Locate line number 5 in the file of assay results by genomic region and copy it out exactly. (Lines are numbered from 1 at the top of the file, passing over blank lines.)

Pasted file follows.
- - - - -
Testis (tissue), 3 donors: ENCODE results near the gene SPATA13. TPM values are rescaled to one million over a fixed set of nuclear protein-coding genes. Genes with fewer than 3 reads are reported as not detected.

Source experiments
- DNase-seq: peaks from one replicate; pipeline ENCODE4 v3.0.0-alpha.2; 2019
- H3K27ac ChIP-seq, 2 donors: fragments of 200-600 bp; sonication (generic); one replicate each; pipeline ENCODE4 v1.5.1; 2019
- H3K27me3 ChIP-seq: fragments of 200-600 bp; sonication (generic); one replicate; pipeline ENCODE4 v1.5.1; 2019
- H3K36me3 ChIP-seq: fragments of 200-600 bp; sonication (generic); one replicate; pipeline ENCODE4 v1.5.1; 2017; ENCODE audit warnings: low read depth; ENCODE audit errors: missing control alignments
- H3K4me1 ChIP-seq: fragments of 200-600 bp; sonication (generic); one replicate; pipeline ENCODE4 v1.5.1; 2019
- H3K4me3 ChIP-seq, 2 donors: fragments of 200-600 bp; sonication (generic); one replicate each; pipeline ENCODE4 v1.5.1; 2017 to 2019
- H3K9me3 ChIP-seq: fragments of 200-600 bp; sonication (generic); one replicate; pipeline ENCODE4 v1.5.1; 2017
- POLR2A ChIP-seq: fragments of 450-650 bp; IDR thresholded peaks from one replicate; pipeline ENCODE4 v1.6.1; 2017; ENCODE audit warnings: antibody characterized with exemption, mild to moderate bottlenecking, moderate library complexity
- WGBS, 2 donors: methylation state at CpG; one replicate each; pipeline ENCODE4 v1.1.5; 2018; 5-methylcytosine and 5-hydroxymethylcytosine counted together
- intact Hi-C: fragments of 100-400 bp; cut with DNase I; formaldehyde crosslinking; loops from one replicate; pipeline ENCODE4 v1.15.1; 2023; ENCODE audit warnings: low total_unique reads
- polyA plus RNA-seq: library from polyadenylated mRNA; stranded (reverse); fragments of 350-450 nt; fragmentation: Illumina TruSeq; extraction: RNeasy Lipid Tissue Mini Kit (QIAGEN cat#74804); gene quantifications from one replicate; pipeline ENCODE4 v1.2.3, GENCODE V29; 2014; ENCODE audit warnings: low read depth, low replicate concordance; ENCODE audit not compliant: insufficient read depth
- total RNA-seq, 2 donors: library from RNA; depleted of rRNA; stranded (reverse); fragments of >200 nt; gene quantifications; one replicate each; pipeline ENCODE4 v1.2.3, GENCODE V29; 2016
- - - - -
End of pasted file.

- H3K27me3 ChIP-seq: fragments of 200-600 bp; sonication (generic); one replicate; pipeline ENCODE4 v1.5.1; 2019